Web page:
I wanted to share pieces of my grandpa's story with all of you because, first of all, I just really love my grandpa. And secondly, because this is a blog primarily about infertility, loss and parenthood. Sometimes I forget this because it happened so many years before I came along, but my grandparents know what it's like to lose a child. Their son, Richard, was born perfectly healthy. Just a few days later, while finishing up their hospital stay, Richard was very upset and crying when a nurse tried to calm him with a bottle. Apparently, she was rather forceful with her efforts. Baby Richard aspirated the milk into his lungs and died. I cannot even begin to imagine the agony my grandparents suffered as a result of this senseless tragedy. I have asked them about my uncle Richard but not very many times. I wonder how often they think about him. I wonder if their hearts still ache sometimes. I wonder if they look around the room at family gatherings and think, there should be one more. And I wonder if at ages 100 and 93, when heaven can't be far away, my grandparents look forward to a joyous reunion with their son, the son whom they barely got to meet, the son whom they have missed for nearly sixty years.

I will leave you with these sweet pictures of Harriet and my grandpa, each showing off their latest milestone.





5 comments:

  1. Meant to tell you after you spoke at Grandpa's party, that you hit the nail on the head. Grandpa's eyes lit up for all of us grandkids, and I'm so grateful for that. So many kids never get to feel that joy/love/enthusiasm directed towards them as most of us grownups are so tied up with ourselves and our gadgets to show it.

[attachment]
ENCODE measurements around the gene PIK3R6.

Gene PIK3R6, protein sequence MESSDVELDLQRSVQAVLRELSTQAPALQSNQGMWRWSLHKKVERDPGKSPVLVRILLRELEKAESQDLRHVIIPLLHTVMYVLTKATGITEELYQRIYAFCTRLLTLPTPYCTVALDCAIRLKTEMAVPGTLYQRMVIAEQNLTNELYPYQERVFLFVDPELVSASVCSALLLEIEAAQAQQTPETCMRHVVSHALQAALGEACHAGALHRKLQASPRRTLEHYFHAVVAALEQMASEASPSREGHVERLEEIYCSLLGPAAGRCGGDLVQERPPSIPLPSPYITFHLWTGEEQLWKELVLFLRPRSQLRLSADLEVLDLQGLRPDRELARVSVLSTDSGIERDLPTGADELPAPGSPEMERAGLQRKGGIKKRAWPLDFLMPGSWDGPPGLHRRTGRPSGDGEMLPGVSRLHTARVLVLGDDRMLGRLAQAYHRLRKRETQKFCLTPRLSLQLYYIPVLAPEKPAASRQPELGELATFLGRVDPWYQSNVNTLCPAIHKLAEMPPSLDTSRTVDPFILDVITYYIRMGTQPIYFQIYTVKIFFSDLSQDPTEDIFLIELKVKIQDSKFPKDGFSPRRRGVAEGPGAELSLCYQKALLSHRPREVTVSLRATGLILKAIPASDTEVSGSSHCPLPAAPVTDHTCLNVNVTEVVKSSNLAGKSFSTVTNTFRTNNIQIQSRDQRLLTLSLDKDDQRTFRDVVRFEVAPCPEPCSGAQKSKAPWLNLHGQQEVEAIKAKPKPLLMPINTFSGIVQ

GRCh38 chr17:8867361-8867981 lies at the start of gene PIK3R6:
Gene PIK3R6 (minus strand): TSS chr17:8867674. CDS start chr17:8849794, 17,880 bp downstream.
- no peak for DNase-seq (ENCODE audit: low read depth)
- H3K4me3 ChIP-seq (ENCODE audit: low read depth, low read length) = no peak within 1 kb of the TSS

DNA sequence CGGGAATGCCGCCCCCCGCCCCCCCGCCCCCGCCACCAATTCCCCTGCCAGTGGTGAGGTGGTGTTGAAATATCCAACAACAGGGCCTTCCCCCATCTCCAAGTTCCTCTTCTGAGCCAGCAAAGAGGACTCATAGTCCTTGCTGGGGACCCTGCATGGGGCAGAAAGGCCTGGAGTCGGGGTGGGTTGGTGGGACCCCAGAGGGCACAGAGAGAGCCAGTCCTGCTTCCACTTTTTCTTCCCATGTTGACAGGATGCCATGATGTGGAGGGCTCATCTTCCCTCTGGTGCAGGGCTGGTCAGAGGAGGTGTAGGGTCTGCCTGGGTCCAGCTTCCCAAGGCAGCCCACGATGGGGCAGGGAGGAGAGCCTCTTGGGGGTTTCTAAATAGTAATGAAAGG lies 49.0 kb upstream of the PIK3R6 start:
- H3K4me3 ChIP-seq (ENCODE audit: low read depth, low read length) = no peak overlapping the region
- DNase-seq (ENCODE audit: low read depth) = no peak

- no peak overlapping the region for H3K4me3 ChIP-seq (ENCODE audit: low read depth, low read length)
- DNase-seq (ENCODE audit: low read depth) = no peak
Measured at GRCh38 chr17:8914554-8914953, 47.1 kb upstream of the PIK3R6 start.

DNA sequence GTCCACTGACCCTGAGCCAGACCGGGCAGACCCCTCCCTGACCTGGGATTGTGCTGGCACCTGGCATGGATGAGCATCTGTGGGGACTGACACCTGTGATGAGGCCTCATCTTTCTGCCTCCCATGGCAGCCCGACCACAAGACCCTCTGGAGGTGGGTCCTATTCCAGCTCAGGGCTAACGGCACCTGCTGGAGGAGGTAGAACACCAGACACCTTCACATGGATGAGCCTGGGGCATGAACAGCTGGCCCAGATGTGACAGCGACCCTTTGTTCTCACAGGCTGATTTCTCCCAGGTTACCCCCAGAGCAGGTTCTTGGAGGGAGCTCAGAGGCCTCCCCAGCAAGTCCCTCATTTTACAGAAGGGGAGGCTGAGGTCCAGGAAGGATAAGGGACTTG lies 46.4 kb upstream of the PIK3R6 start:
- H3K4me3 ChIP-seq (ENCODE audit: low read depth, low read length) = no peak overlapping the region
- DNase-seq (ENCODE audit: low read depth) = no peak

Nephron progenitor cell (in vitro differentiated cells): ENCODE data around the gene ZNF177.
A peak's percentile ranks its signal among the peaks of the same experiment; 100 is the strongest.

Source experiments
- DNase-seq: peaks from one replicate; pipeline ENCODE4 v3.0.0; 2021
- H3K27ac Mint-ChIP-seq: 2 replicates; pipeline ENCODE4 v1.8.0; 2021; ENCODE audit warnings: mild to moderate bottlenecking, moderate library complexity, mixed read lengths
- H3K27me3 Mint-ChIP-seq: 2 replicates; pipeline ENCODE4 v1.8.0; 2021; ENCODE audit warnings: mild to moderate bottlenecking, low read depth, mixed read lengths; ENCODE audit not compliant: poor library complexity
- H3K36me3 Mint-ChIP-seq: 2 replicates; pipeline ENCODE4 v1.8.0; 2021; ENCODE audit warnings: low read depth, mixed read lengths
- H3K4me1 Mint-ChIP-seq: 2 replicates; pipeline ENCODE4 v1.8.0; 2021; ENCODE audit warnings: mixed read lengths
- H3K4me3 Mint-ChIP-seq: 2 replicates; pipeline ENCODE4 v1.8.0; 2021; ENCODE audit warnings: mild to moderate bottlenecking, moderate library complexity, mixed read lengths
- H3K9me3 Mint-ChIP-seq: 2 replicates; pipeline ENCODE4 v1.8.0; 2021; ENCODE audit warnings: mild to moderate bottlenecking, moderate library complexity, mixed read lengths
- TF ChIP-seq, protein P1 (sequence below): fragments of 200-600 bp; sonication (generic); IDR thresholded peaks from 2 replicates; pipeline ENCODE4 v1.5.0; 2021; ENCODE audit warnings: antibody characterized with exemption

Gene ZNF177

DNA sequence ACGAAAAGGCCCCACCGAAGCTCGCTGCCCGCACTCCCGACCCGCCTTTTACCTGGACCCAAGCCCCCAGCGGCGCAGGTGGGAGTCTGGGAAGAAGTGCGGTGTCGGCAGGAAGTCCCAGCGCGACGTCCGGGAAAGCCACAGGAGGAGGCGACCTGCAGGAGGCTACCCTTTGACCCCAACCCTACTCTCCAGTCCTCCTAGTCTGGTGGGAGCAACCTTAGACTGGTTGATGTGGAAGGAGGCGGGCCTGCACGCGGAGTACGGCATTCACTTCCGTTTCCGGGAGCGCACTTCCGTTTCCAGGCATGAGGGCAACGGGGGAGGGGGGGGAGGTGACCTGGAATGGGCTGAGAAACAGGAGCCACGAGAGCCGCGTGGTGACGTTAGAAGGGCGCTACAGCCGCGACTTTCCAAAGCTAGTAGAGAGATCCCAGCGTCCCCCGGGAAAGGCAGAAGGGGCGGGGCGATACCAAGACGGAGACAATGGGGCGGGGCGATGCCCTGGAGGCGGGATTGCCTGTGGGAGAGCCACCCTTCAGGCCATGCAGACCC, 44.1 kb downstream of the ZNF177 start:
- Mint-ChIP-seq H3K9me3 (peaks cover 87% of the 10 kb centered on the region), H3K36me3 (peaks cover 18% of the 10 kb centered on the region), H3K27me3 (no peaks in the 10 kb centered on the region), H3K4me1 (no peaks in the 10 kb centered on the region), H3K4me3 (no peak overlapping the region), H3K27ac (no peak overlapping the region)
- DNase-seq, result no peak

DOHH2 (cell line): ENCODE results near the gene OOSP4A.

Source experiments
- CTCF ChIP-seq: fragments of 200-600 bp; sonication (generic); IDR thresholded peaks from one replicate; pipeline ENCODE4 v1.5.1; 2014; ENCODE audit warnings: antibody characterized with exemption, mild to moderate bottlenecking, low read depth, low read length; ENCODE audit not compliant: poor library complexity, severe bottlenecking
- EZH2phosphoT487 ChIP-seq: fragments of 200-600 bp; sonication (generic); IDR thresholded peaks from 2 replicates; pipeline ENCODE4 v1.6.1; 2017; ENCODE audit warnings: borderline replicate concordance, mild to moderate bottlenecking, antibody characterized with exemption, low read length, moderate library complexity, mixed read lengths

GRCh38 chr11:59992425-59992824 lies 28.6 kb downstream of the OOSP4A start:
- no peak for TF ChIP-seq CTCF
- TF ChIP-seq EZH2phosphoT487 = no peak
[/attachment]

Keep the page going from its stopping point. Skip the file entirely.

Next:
It was so great to see you and meet Harriet!

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    1. So glad you have had that same experience with Grandpa (and Grandma too, of course). We are so, so lucky.

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  2. Ahhh! I don't even know where to start! What an amazing tribute to your Grandpa. You have such a way with words. And what a beautiful story of coming to Christ. I needed this inspiration today. Also? Your Grandpa looks so great! I would never have guessed he has reached his 100th birthday. Those pictures with Harriet are adorable!

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    1. Thanks very much, Risa. Yeah, I'm hoping those good genes do some magic for me like they've done for him! (-:

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  3. What a wonderful tribute to your Grandpa! He is a gem (and so is your Grandma)! My grandma lived to be 104, such a blessing to have them for so long. Enjoy the precious times God gives you.

    :-) Heidi Fluth